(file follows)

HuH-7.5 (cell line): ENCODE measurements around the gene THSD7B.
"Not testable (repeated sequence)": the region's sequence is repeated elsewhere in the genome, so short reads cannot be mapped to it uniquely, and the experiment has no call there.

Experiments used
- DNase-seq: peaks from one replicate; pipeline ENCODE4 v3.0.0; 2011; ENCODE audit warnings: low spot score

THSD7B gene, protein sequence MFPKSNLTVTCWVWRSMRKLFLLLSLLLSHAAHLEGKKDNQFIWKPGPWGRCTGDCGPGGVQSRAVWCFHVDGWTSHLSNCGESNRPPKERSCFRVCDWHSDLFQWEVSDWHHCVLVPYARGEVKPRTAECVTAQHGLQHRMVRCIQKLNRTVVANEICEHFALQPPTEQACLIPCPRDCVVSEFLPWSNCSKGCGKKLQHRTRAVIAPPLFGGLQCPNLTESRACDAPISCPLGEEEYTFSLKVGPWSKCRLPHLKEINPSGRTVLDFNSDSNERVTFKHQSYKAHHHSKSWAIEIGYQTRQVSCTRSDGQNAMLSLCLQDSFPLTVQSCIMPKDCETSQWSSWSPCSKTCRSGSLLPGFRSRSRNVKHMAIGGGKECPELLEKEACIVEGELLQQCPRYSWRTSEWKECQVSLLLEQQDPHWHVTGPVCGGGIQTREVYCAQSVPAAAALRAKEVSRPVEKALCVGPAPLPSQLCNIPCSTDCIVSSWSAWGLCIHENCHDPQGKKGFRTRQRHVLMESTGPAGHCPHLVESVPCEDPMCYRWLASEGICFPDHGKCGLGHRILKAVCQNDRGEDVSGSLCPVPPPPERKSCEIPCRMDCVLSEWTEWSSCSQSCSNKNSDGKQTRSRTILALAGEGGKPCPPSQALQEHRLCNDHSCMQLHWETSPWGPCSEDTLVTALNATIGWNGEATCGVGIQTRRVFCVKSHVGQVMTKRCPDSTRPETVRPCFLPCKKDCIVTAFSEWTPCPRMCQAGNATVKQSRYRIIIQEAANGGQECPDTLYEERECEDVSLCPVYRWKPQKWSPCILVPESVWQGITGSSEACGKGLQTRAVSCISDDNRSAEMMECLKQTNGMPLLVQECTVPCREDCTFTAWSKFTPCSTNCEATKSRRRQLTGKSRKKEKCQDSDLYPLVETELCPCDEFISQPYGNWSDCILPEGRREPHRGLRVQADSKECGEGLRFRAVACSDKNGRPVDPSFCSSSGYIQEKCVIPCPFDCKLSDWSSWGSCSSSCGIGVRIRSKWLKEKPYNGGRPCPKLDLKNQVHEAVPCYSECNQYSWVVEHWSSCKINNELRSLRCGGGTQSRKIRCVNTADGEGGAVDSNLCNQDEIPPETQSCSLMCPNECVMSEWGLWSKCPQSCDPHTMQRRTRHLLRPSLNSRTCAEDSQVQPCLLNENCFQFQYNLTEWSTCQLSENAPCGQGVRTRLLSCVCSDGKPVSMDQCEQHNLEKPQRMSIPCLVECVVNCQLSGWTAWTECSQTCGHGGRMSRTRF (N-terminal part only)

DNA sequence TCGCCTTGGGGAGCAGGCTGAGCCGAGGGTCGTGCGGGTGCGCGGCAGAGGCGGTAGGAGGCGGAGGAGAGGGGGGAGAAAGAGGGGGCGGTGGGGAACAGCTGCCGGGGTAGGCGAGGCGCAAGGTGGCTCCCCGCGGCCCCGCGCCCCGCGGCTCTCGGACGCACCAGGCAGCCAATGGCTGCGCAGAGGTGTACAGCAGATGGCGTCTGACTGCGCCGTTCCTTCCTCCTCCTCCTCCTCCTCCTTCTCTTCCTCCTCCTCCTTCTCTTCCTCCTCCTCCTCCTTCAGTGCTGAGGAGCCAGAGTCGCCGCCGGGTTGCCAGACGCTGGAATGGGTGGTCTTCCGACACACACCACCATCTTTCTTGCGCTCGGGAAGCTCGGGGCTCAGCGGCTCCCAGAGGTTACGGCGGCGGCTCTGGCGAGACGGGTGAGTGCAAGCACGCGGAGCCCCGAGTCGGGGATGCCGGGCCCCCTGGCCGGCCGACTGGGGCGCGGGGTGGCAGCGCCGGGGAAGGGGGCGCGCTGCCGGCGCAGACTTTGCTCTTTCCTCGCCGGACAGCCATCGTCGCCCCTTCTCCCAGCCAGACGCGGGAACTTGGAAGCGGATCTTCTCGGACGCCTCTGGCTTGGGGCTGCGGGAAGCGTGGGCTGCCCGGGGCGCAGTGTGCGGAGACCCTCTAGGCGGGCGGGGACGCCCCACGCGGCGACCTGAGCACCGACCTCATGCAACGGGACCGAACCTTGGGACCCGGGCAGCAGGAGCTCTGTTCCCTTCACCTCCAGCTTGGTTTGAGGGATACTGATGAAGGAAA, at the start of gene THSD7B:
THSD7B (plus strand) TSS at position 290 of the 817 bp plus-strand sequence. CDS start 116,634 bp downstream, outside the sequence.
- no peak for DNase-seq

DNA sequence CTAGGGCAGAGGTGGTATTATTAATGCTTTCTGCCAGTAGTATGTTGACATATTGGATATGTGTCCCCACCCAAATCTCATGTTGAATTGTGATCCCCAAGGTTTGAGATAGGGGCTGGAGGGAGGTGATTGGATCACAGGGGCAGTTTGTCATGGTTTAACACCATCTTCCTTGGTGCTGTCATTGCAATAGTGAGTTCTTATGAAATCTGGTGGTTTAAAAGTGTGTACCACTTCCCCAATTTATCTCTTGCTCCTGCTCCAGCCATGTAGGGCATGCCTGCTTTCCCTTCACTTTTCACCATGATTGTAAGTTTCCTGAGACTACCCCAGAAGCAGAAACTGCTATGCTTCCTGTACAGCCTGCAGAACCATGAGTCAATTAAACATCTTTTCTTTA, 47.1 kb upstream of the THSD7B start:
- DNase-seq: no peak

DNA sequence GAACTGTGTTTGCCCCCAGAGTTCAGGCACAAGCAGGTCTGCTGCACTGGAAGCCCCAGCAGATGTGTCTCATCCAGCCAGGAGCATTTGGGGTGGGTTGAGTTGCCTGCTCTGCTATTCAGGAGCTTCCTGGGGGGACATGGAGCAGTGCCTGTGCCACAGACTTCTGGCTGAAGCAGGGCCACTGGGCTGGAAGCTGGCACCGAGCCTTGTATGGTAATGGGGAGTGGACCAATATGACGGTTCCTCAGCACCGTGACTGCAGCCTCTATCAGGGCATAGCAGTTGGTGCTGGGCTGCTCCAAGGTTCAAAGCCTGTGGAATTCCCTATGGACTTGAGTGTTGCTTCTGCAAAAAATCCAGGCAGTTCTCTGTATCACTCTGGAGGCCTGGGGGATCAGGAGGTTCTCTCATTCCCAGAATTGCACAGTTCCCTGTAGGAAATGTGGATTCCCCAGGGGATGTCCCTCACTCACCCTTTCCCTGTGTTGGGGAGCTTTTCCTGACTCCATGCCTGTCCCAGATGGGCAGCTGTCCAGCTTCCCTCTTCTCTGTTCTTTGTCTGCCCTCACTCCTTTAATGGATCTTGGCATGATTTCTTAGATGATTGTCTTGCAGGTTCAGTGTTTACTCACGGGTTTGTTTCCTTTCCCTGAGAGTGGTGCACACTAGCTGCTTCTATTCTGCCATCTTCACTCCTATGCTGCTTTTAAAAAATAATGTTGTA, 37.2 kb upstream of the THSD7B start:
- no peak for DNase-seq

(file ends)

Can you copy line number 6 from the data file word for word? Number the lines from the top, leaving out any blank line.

DNA sequence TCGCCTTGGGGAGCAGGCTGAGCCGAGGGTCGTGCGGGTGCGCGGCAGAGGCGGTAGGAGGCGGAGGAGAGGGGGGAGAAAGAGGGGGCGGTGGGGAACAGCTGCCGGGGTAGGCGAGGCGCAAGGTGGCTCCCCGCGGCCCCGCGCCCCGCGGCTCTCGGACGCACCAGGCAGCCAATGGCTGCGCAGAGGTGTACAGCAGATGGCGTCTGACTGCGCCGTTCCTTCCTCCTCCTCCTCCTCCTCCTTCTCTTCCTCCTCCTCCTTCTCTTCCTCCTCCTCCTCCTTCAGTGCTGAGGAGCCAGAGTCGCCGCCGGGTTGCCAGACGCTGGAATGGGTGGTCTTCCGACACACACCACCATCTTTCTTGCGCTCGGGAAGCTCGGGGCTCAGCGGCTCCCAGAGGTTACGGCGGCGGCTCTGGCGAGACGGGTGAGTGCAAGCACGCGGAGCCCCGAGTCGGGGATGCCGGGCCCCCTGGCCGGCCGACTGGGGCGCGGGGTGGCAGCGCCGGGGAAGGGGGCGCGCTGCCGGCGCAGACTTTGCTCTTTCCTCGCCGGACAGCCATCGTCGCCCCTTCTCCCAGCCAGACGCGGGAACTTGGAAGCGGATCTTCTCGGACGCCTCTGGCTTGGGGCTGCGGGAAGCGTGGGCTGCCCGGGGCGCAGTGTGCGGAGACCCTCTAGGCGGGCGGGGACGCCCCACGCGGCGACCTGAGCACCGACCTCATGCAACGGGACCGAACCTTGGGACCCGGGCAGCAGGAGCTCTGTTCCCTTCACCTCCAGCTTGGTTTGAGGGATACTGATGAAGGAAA, at the start of gene THSD7B: